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We have Serre criterion of affiness of a scheme which states that if a quasi compact scheme has higher cohomology vanishing for all the quasi coherent sheaves,then the scheme is affine. I wonder whether we have similar statement for locally free sheaves as following:

Let $X$ be a noetherian scheme,let $F$ be arbitrary locally free sheaf on $X$,if higher cohomology of $F$ vanishing(for $i\geq 1$),then $X$ is affine scheme.Is this statement true?

For $X$ be quasi compact scheme,I think it is not true,but for noetherian scheme,I do not know Maybe it is a stupid question.

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    $\begingroup$ IF $X$ is regular and has enough locally frees one can take syzygies, and use long exact sequence of cohomology to show that higher cohomology vanish for all coherent sheaves, which would be enough. $\endgroup$ – Hailong Dao Jan 4 '14 at 4:04
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There are many versions of Serre's criterion for affineness. One version states that for every quasi-compact, quasi-separated scheme $X$, $X$ is affine if and only if $H^1(X,\mathcal{F})$ vanishes for every quasi-coherent sheaf $\mathcal{F}$ that is locally finitely generated. In particular, if $X$ is Noetherian, then $X$ is affine if and only if $H^1(X,\mathcal{F})$ vanishes for every coherent sheaf.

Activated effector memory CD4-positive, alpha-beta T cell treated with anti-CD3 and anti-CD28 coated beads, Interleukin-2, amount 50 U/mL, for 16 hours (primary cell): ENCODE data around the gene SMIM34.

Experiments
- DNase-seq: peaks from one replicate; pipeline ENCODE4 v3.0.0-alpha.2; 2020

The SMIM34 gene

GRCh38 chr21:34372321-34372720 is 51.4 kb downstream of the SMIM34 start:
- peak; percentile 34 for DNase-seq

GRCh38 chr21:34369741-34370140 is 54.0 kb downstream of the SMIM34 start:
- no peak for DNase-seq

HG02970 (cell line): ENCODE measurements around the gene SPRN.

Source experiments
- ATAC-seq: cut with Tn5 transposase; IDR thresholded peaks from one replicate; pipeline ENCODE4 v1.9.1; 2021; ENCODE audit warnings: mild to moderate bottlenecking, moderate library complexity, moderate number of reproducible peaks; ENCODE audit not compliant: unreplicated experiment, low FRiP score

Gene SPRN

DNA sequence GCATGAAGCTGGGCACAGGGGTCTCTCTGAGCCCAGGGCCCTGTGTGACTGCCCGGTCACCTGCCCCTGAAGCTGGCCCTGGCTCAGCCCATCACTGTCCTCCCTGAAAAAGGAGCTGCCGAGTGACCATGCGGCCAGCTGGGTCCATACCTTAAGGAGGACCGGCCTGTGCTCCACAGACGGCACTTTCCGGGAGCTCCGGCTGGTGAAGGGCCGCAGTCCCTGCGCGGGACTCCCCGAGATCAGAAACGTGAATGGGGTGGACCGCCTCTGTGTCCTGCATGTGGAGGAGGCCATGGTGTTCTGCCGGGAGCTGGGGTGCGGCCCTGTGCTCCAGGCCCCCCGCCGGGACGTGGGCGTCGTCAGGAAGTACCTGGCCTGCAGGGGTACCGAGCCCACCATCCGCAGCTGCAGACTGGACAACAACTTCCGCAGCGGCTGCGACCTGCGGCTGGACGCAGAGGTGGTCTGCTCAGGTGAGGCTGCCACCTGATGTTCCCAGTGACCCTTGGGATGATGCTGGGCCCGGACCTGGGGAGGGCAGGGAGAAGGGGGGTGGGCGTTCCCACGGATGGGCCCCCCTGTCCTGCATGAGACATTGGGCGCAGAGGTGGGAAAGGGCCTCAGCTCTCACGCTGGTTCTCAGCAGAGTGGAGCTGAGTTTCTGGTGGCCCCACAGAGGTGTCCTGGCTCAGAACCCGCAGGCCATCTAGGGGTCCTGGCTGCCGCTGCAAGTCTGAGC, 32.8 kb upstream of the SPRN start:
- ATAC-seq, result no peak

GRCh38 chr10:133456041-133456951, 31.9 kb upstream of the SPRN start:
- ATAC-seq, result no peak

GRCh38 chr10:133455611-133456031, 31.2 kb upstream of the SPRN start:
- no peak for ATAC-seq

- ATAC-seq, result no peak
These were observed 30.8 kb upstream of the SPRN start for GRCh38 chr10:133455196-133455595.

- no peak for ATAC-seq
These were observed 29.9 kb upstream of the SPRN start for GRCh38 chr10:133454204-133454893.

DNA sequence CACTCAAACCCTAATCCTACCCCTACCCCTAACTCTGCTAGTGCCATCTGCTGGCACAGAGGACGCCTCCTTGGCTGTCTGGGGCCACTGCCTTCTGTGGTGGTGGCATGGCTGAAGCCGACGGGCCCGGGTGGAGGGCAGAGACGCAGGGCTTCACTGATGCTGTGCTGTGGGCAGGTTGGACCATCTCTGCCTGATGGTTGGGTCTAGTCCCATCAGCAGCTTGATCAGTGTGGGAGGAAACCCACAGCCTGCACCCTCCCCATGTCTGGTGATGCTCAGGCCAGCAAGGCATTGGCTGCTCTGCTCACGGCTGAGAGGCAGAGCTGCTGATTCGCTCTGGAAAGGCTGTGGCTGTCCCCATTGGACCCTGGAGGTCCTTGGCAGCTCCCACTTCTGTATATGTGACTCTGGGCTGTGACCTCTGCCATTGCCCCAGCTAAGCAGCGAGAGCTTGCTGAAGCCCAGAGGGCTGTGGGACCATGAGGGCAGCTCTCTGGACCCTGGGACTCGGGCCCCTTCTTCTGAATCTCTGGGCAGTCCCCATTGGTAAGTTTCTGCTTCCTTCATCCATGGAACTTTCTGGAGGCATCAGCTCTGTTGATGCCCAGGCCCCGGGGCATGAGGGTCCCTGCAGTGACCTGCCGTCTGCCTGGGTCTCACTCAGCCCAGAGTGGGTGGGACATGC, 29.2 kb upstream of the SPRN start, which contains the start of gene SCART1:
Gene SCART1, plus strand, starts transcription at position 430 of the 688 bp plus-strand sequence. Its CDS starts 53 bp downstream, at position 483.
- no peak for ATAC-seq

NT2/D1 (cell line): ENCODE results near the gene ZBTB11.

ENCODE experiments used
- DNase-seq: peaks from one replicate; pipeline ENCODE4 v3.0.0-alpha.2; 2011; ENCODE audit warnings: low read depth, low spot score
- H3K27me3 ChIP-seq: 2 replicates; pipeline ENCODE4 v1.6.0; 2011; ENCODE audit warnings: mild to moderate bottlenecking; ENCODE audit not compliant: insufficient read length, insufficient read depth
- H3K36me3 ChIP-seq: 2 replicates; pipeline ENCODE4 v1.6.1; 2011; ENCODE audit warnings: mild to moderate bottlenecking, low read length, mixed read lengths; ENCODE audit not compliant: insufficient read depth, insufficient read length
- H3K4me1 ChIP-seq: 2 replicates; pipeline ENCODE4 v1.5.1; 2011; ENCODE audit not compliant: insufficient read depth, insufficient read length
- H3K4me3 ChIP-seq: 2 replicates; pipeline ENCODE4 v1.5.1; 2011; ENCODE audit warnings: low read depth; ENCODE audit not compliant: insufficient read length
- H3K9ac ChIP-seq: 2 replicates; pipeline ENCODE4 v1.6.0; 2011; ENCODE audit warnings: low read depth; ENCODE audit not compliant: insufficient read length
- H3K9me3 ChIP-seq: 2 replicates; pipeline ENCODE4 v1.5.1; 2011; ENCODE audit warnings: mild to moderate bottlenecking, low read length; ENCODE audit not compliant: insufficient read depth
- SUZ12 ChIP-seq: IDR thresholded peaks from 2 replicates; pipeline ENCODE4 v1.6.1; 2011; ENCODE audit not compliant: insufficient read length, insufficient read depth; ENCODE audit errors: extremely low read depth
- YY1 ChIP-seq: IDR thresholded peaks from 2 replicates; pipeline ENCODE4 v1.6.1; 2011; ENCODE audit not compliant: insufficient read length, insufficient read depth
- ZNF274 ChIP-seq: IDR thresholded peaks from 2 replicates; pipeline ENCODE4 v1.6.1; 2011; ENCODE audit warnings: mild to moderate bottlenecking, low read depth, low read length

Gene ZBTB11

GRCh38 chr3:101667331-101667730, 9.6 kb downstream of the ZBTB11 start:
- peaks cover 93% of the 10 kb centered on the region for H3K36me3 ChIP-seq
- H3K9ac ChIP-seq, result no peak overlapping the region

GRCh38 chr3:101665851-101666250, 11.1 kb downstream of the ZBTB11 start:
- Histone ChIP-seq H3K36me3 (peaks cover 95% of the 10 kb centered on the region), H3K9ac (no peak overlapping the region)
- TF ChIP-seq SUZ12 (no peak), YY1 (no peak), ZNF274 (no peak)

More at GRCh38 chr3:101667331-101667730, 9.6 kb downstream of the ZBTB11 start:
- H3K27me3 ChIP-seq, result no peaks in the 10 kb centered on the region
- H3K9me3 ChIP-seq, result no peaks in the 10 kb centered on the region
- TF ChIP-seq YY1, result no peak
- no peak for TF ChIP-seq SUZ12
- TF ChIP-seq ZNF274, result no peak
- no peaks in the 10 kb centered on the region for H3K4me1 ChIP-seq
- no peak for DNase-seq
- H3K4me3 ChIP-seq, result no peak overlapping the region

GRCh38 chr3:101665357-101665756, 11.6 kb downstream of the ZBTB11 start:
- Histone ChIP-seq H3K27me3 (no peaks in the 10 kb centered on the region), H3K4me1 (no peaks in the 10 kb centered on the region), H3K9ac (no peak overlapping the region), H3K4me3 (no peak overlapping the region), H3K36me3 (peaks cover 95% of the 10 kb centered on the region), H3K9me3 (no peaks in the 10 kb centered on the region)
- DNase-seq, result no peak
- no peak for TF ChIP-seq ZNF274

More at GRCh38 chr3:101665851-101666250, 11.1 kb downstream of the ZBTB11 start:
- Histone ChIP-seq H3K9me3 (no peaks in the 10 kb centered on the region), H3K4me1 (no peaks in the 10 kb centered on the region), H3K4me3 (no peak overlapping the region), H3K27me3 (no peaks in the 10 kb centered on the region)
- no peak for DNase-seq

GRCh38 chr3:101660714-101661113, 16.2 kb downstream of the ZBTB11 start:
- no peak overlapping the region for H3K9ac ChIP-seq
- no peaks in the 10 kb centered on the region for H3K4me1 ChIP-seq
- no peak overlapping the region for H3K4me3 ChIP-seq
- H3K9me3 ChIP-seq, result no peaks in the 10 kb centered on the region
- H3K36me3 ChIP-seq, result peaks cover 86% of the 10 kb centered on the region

For this criterion, it does not suffice to consider only locally free sheaves (of finite rank). Let $n>1$ be any integer. Let $X$ be the quasi-compact, quasi-separated, yet non-separated scheme obtained by glueing two copies, $X_1$ and $X_2$, of $\mathbb{A}^n$ along the common open $X_{1,2} = \mathbb{A}^n\setminus\{0\}$. There is a unique morphism of schemes, $f:X\to \mathbb{A}^n$ that restricts to the identity on $X_1$ and $X_2$. Using the S2 property, every locally free sheaf on $X$ is of the form $f^*E$. Thus, by the Quillen-Suslin theorem, every locally free sheaf on $X$ is a direct sum of copies of the structure sheaf. By straightforward computation, $H^1(X,\mathcal{O}_X)$ vanishes. Yet $X$ is not affine, since $X$ is not separated.

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This is an incomplete answer, which shows that finding a counter-example would be quite difficult: the result holds if your scheme is divisorial and of finite dimension. Indeed the first hypothesis guarantees that for any coherent $\mathcal{F}$, there is an exact sequence $0\rightarrow \mathcal{K}\rightarrow E\rightarrow \mathcal{F}$ with $E$ locally free. Then $H^{i}(X,\mathcal{F})\cong H^{i+1}(X,\mathcal{K})$; applying this again to $\mathcal{K}$ and going on, you'll arrive eventually to $H^{i}(X,\mathcal{F})\cong H^{N}(X,\mathcal{G})$ with $\mathcal{G}$ coherent and $N>\dim(X)$, hence $H^{i}(X,\mathcal{F})=0$.

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